Tuesday, November 10, 2009

Machines ancient and modern

Today is a day of contrasts, since out front they are milling the street.



This means one massive exciting machine is trundling along eating up the blacktop and shooting it out in a stream of digested material onto the back of a truck



which then drives it who knows where and chucks it somewhere. Now and then a third massive vehicle dodges between them in this narrow roadway outside out house and scoops up what the others have dropped, butterfingers.

All this arouses the little kid in me (and in HP, who was thrilled when I ran out in the middle of cooking, took pix to show him and now share with you, the blogiverse), and even though it smells awful and the racket is like hell returned, it's still kind of fun.

Even though the dentist can't attend HP this week as planned because it's too far to carry his gear from the nearest parking spot he might find, and it's too hard for my art friend to visit and make art with me as hoped, same reason. But this too shall pass.

Then tonight, for the ancient part of the equation, is Princeton Recorder Society's monthly meeting, and I show you pic I took of last month's meeting, with a wonderful conductor, not only a fabulously beautiful woman, very medieval in effect, with red hair, black tunic and tights, boots, but a truly great musician, played Carnegie Hall this year, did a European tour, and in the middle of it all gave birth. And she doesn't even look tired.




The instruments we play, mostly recorders, with a few viols, date back centuries in design, though most of us play very modern Yamaha (not motorbikes, recorders) in very well made plastic, which give true tones, very dependably, wonderful to play. I also have a lovely numbered wood soprano which I treasure, bought from the widower of a player, and I play it to honor her as much as to enjoy it.

I'm including a picture of my own family of instruments, ranging from the smallest one, the sopranino, high up in the bat range (you hear this imitating the flute in the Magic Flute, in that bird song, Papagena, maybe), all the way up to the bass, big enough that it needs that neck strap to hold the weight off the player's hands.



Also in the picture is the silver flute, among her friends (!) and a wooden folk flute from Asia sent by a friend, plus a flat reedy sort of instrument that you buzz with your lips, which I can do for about five seconds before my face sort of vibrates by itself. The wood soprano is being guarded by the bass...

The stand that three of them are on is a handy way of having them at hand to pick up when needed, since in ensembles you routinely switch from instrument to instrument for variety and depending on what the piece needs. And no group appreciates waiting whle a player paws through a bagful of instruments in search of the parts then has to assemble the pieces! all these instruments are in three pieces which you assemble for playing, and it's nice that each has a foot joint that can shift to accommodate your own personal fingers, my little finger being very short I need to shift the joint on all my instruments to fit it.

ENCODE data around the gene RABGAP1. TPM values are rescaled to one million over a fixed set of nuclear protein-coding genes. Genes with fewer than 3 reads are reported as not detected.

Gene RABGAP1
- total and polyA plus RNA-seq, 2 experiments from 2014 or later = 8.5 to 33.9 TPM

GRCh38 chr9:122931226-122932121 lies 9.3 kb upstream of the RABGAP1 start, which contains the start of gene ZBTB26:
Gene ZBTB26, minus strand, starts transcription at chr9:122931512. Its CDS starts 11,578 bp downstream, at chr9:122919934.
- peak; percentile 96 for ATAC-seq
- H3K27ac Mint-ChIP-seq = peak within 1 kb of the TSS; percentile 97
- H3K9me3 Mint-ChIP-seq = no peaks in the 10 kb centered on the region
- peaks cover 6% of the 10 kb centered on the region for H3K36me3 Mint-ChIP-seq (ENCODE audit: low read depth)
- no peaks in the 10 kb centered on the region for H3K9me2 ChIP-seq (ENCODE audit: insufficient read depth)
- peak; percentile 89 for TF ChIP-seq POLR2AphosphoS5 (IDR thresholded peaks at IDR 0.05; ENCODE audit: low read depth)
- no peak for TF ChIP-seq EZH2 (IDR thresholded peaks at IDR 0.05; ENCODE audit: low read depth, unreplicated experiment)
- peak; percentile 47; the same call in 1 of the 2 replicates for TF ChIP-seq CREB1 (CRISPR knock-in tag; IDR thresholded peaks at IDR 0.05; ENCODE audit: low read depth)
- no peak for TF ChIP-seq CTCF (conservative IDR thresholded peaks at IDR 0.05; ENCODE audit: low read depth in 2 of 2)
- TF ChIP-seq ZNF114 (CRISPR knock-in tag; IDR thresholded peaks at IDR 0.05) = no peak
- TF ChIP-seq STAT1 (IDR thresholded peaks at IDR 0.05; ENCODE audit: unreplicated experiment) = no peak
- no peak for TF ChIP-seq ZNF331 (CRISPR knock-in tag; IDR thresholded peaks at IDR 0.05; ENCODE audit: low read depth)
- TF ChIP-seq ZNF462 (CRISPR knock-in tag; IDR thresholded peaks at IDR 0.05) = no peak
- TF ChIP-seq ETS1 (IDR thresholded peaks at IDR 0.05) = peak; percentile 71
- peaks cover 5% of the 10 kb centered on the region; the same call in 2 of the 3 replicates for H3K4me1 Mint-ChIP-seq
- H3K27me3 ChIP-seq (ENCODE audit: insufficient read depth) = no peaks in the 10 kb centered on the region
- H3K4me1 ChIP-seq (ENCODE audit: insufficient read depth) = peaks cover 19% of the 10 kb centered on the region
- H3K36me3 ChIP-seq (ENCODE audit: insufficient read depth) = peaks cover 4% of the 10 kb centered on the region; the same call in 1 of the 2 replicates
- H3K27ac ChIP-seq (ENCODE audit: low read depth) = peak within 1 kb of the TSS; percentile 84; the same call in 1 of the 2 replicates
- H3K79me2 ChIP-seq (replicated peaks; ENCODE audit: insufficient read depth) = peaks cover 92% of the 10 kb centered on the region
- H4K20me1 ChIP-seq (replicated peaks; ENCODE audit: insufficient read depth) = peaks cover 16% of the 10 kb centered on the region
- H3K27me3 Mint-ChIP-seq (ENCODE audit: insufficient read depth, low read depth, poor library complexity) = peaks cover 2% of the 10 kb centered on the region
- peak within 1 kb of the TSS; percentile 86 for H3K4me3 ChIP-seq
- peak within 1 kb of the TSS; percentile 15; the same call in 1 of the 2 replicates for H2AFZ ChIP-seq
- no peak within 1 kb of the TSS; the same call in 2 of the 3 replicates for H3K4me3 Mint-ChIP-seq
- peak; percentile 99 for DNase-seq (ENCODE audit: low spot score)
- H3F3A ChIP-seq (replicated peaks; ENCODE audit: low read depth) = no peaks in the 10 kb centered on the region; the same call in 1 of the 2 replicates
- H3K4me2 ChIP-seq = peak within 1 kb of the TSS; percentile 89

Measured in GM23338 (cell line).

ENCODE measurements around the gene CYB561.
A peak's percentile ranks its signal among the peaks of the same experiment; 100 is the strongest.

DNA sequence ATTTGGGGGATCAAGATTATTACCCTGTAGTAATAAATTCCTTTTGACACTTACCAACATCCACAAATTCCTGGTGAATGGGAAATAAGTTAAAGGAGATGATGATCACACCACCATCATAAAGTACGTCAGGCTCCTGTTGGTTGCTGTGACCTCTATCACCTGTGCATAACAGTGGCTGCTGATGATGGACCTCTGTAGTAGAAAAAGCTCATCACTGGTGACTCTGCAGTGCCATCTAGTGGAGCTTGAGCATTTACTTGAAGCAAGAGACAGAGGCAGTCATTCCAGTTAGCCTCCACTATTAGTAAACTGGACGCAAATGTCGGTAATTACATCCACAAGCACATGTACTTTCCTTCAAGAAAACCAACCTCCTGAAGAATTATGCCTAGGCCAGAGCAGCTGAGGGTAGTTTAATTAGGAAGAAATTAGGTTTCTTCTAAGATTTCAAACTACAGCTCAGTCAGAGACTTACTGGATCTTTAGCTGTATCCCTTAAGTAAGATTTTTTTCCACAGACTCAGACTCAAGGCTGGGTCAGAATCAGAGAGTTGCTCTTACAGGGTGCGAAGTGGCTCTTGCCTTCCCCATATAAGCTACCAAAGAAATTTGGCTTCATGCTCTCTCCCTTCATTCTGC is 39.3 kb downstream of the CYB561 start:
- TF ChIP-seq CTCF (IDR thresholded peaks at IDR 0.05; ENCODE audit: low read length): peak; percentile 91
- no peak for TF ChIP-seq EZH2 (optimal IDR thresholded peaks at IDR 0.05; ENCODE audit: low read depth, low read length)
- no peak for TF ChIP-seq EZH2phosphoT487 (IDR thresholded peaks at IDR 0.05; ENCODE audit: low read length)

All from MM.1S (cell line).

The viol, which I don't play, though when I see the music with the pencilled markings for bowings, makes me look back nostalgically at violin playing before my body threatened to quit on me if I didn't switch instruments, is an old stringed instrument. You see them in medieval and Renaissance paintings, usually played by angels, and it needs an angel to make them sound really good. They are very temperamental instruments, go out of tune if you look at them wrong, but their devotees don't care, they still love them.

The viol joke is that the Renaissance took three centuries, but it could all have been fitted into one century if they hadn't had to keep stopping to tune the viols...

5 comments:

  1. A recorder concert would be a lovely thing to attend, I think. Sorry to be way over here in Wisconsin, but I will imagine...

    JoyceP from the Cafe

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  2. What a delightful post -- love the messy, smelly changes in your street. I have a fondness for big clumsy machines and rough fellows doing their ballet; thank you for your window here!

    Loved, loved the glimpse into your recorder world as well. Beautiful instruments, great teacher encounter; lovely, all of it. Thank you, again!

    maj

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  3. If you are interested in finding a local recorder society or group or concert, take a look at the American Recorder Society website. There are chapters in Kenosha and Milwaukee, Joyce, not sure how far they are from you.

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  4. I did the same when our neighbor's tree (struck by lightening) was being fed to the chipper ... ran out and stood up inside Zachary's tree fort to watch! The noise was deafening, but what an amazing thing it was to see.

    Lovely to see all of your instruments - so many talents bundled in your energetic mind and body!

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